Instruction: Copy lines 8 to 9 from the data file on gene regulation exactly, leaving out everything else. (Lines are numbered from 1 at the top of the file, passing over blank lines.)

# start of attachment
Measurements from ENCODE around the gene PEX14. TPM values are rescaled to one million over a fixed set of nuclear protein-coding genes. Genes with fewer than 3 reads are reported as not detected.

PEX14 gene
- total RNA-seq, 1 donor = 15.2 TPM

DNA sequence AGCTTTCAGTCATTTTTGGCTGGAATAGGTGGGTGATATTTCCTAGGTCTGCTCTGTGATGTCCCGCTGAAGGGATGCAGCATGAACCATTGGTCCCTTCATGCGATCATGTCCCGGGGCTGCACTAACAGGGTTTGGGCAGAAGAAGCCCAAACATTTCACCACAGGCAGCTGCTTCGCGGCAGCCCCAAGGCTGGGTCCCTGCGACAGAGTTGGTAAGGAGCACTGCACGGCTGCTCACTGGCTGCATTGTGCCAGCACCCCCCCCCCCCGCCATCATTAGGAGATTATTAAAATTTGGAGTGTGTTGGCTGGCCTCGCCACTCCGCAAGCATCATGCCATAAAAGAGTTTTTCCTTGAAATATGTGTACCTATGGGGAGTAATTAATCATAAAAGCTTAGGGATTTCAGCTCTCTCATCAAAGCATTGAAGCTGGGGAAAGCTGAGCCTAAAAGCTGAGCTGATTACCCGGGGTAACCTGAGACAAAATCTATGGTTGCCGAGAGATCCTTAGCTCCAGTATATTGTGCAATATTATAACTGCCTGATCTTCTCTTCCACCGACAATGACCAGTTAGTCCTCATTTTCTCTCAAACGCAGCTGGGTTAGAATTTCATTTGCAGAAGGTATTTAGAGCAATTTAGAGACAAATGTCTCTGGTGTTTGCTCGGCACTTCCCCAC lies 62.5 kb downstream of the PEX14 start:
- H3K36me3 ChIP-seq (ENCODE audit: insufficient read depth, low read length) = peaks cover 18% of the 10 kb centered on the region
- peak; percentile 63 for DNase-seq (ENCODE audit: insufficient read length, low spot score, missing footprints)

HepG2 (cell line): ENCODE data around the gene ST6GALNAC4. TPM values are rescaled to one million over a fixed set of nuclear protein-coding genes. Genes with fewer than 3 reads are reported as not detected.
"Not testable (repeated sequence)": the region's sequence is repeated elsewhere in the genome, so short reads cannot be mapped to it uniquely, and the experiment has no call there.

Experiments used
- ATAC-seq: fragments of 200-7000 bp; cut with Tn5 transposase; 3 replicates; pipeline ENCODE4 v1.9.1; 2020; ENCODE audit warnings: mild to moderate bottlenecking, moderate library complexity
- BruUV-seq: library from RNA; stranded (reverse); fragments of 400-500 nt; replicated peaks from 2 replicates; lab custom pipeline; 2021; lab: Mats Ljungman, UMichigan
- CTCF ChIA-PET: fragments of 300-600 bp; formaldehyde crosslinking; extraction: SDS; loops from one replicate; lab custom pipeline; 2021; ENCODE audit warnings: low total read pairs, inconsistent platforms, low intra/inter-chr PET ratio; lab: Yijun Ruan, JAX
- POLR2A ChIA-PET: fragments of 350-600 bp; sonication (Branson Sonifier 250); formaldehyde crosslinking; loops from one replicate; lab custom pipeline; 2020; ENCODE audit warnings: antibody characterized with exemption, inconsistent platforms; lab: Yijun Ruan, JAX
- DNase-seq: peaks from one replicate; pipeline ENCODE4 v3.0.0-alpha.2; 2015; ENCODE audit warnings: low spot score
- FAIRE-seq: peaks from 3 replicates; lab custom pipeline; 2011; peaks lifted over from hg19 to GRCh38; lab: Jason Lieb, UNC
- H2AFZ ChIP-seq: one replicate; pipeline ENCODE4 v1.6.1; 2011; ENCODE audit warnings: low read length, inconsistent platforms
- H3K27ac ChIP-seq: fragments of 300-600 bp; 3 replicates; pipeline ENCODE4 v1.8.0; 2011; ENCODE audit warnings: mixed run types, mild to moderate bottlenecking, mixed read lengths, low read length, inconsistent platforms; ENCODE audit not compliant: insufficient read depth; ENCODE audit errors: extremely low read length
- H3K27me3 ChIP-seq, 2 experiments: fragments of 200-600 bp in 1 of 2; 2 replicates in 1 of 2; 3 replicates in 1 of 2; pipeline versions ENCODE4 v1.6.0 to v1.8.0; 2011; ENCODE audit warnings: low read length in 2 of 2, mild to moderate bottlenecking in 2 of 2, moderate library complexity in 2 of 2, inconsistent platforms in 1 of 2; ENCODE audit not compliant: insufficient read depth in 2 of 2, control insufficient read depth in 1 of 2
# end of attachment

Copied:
"Not testable (repeated sequence)": the region's sequence is repeated elsewhere in the genome, so short reads cannot be mapped to it uniquely, and the experiment has no call there.

Experiments used